Nine slow and awful steps brought him face to face with hookey.
But all this time I was sufferin like hookey with awful spasms of whoopin cough.
“I noticed that most of the boys smiled when I said ‘hookey,’” ventured Uncle Ben, critically.
“hookey”—as the carp said, when he saw a worm at the end of a line.
Then, closing the document, I addressed it in due form, and handed it to hookey.
You went to the same school; played "hookey" together; bathed in the creek together.
When she leaves Steventon, she comes to board and lodge with Mrs. hookey, the chemist—for there is no Mr. hookey.
His solitary walks on the opposite side of the street had not even, from the first, escaped the scrutinizing eyes of Mr. hookey.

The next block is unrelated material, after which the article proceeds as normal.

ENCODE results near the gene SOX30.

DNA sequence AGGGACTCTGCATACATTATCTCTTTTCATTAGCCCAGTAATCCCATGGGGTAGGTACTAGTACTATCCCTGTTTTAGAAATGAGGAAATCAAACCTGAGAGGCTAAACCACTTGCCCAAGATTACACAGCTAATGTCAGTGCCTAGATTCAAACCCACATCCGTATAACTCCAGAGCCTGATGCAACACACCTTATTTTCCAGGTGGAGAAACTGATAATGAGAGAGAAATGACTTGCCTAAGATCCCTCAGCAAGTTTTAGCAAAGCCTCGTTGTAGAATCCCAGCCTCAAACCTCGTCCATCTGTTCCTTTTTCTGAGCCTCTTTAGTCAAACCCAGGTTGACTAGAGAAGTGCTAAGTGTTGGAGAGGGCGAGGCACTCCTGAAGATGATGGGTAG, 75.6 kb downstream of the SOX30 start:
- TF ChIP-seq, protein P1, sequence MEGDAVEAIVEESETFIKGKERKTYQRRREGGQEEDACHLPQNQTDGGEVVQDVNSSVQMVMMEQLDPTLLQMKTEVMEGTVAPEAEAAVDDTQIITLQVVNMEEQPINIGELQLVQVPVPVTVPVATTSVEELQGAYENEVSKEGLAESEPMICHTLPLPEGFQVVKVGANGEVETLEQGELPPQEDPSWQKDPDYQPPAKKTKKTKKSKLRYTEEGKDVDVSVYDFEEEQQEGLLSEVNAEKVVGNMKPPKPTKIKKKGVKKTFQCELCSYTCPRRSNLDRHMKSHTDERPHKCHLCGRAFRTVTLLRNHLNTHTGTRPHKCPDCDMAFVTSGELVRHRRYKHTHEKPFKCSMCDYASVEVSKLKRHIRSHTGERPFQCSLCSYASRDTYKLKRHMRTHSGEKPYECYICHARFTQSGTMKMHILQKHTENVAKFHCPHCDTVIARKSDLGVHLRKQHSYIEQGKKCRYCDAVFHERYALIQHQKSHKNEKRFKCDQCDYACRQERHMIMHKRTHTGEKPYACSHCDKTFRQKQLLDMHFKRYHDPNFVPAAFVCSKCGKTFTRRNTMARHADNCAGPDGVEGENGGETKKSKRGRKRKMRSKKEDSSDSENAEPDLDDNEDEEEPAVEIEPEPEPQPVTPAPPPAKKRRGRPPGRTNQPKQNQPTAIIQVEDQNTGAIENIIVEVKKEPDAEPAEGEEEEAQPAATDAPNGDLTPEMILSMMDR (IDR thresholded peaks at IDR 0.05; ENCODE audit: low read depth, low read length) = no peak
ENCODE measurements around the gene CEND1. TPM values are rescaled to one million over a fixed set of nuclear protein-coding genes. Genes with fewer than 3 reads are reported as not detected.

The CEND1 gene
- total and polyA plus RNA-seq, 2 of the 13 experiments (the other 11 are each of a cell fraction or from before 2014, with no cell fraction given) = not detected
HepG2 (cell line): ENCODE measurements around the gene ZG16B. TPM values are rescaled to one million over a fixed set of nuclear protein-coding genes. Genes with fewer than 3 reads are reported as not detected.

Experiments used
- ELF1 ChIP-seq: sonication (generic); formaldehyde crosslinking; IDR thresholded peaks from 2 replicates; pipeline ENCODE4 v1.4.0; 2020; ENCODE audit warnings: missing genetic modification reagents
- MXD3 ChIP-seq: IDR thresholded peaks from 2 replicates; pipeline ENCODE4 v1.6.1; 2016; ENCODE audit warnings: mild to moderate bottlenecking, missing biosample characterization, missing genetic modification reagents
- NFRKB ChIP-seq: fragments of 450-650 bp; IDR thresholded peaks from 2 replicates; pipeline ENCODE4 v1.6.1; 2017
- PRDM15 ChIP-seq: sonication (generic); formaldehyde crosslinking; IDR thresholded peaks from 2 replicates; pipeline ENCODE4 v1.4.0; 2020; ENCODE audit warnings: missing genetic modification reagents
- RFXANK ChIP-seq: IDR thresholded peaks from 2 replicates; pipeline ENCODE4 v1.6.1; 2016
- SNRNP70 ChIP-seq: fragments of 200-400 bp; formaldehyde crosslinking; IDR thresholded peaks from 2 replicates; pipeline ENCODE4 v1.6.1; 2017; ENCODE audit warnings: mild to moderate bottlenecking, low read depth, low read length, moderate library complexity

"A bargain—a bargain," said the assumed hookey Walker, rubbing the tallow from his gills.
So saying, he retreated as slowly as he entered, leaving Mr. hookey utterly stupified and bewildered.
also hookey, in the truant sense, 1848, American English (New York City), from Dutch hoekje "hide and seek;" or else from hook it, attested since 14c. as "make off, run away," originally "depart, proceed."
Captivating; very attractive; catchy: It's also more insinuatingly hooky than Led Zep ever was/ After the first few merely hooky tracks (1930s+)
play hooky (1950s+)